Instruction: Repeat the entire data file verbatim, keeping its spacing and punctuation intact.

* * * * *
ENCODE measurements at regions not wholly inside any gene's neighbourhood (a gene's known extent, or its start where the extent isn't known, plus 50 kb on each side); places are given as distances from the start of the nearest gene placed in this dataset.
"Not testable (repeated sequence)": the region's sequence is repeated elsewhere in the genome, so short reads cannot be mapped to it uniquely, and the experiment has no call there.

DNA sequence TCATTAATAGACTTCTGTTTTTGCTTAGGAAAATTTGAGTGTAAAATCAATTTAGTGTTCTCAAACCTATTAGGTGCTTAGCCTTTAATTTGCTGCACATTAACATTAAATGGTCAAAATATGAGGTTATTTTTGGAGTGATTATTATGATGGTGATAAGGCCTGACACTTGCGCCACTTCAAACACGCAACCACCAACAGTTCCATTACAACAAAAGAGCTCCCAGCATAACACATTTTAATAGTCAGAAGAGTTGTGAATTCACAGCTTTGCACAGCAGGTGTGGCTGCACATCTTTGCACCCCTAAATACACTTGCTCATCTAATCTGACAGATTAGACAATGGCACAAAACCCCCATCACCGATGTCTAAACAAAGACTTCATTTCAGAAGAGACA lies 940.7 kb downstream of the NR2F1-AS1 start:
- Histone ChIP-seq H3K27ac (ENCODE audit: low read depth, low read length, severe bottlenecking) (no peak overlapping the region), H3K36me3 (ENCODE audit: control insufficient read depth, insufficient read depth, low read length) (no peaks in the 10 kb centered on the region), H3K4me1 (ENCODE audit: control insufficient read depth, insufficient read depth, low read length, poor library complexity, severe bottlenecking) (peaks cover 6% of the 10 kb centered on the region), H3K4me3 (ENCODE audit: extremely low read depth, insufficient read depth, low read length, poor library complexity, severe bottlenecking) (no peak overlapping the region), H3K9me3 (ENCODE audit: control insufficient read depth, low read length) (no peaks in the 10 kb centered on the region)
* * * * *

ENCODE measurements at regions not wholly inside any gene's neighbourhood (a gene's known extent, or its start where the extent isn't known, plus 50 kb on each side); places are given as distances from the start of the nearest gene placed in this dataset.
"Not testable (repeated sequence)": the region's sequence is repeated elsewhere in the genome, so short reads cannot be mapped to it uniquely, and the experiment has no call there.

DNA sequence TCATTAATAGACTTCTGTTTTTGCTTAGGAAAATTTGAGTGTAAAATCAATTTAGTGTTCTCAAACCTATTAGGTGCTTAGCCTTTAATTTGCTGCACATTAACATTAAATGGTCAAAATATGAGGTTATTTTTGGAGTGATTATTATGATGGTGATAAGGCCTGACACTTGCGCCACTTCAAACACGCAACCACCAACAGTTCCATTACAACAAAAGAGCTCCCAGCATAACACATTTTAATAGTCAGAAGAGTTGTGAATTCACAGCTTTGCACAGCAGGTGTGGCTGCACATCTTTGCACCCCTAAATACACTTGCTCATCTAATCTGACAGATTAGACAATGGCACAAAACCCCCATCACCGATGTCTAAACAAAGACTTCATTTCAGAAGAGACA lies 940.7 kb downstream of the NR2F1-AS1 start:
- Histone ChIP-seq H3K27ac (ENCODE audit: low read depth, low read length, severe bottlenecking) (no peak overlapping the region), H3K36me3 (ENCODE audit: control insufficient read depth, insufficient read depth, low read length) (no peaks in the 10 kb centered on the region), H3K4me1 (ENCODE audit: control insufficient read depth, insufficient read depth, low read length, poor library complexity, severe bottlenecking) (peaks cover 6% of the 10 kb centered on the region), H3K4me3 (ENCODE audit: extremely low read depth, insufficient read depth, low read length, poor library complexity, severe bottlenecking) (no peak overlapping the region), H3K9me3 (ENCODE audit: control insufficient read depth, low read length) (no peaks in the 10 kb centered on the region)